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Sexual Healing

By: Andre Syahreza


This article was originally published in Latitudes magazine, a renowned bi-monthly magazine focusing on Indonesian culture. The magazine hailing from the island of Bali previously existed in paper form and was especially known for its in-depth critical articles and beautiful photography. As a tribute to all contributors of this magazine Latitudes.nu presents a selection of articles published in the years 2001-2004.


zip jeansZIPPING UP HIS FLY, the patient pleads, “Please, let’s just keep this between us. I don’t want anyone else to know I have such an embarrassing problem.” Leaving the office he looks left and right for anyone who might be watching before rushing for his motorbike.
This scene is repeated nightly at Hardjitshing Punjab’s practice. Forty-five year old Hardjit advertises himself as a tabib, a traditional healer, specializing in treating sexual dysfunctions.


He trades on the reputation of India as a center for ancient medical knowledge, the large sign outside his clinic proclaiming him to be a “Traditional Punjabi Impotence Expert from India.” His consulting room continues the theme, the walls covered with garish calendar pictures of Indian gods and photos of film stars and the religious leader Sai Baba. Fragrant incense is heavy in the air.


Helping Balinese through the night

Hardjit claims to have been born in India. He says that he has been traveling the world since he was a teenager, eventually ending up in Indonesia. He says that he comes from a long line of healers in the Punjab, a region renowned for its tabib. Hardjit is not alone in making such claims. In recent years, large numbers of tabib have opened practices in Indonesia, all of them claiming such distinguished lineage.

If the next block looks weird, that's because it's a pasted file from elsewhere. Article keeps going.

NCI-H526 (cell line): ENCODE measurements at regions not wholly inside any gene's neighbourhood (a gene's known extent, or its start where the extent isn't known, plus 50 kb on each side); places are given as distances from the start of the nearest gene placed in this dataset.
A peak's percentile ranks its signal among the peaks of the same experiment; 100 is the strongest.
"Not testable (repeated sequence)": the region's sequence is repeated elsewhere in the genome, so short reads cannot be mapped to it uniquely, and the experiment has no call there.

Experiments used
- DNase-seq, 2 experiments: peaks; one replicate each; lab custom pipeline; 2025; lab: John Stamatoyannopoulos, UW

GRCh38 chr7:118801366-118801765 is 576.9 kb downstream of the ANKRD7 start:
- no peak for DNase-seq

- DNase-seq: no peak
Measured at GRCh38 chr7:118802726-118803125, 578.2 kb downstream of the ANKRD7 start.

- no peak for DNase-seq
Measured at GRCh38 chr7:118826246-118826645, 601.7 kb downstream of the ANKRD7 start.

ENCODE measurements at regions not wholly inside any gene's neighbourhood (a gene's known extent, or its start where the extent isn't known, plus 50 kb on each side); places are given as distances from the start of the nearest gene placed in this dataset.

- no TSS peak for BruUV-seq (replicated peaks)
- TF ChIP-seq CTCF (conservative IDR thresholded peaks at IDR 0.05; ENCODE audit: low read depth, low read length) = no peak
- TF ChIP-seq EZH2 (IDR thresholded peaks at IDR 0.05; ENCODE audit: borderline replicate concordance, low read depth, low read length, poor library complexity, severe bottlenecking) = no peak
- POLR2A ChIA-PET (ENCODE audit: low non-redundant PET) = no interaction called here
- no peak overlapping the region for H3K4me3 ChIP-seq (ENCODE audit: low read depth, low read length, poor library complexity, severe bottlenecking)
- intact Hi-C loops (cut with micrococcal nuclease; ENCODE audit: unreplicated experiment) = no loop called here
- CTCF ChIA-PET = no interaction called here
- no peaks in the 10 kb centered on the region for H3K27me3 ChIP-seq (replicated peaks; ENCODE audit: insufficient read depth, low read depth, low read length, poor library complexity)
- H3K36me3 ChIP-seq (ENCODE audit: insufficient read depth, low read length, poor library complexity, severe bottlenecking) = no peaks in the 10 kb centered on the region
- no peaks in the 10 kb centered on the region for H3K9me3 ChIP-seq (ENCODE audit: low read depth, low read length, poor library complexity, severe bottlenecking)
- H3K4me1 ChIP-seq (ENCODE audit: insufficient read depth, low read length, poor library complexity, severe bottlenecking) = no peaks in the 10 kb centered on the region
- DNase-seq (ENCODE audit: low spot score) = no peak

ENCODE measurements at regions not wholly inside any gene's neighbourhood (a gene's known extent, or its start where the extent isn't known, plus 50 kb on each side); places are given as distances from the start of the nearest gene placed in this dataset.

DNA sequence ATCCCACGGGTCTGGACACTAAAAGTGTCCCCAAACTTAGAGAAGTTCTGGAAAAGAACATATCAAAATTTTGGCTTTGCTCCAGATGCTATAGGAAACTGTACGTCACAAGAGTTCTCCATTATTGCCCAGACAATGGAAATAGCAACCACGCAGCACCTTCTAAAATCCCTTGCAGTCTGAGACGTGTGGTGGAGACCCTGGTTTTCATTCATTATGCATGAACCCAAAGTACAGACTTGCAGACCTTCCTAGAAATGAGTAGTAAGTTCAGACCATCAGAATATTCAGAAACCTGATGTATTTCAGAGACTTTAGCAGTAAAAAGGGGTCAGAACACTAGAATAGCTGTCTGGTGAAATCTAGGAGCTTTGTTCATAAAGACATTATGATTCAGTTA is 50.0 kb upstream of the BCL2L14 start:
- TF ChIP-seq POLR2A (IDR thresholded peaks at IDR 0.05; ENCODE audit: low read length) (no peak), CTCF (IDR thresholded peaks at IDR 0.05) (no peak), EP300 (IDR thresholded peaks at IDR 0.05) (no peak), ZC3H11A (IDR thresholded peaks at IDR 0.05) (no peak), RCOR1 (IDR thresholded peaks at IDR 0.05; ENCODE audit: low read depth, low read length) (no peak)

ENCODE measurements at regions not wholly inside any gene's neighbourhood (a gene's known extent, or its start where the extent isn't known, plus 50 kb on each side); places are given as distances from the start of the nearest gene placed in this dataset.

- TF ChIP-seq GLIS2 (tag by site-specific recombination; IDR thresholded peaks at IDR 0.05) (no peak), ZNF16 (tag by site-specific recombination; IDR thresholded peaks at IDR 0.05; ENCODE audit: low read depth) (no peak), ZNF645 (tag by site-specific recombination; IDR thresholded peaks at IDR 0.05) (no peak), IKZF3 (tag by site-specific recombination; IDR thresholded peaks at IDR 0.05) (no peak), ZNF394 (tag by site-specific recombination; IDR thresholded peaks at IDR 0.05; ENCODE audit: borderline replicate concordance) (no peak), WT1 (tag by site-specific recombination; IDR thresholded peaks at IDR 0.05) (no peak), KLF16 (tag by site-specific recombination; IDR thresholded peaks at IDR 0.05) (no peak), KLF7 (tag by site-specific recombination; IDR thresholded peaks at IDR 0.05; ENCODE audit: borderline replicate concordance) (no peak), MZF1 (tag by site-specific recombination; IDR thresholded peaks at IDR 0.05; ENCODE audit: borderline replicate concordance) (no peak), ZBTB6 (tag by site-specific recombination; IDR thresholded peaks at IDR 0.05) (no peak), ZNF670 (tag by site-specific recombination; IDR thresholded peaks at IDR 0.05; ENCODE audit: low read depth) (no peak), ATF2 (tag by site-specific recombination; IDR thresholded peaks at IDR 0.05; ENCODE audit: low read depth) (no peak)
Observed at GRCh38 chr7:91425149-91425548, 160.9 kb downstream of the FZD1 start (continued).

Some Balinese disapprove of the tabib healer trend. Nyoman Sujena, who works in a small restaurant near Hardjit’s practice, says he finds it embarrassingly pornographic. “Indian people dress provocatively and even the way they earn their living is crass,” he opines. But many others welcome Hardjit and the hopes he holds out for sexual healing. Each night his clinic attracts a healthy flow of patients seeking to cure their ailments, especially their impotence.


Hardjit has been practicing for ten years. He opened his clinic in Bali five years ago. Here on the island famed for its natural sensuality, he sees a huge potential for profit. Hardjit claims that 90% of males over the age of thirty-five are susceptible to impotence. That means that out of Bali’s total middle-aged male population of approximately a million, only a hundred thousand are “normal” sexual performers. That leaves nine hundred thousand men for Hardjit to help—at a cost of Rp400,000 to Rp500,000 per treatment!


What’s more, Hardjit says that his clients are not only middle-aged men, but young ones as well. “Those as young as twenty-four or twenty-five come to see me too,” he says. “I’m astounded to think what they could possibly have done at that age to make themselves impotent. They aren’t even married yet. They must definitely have been sleeping around,” he says, gesturing towards the red light district near his clinic.




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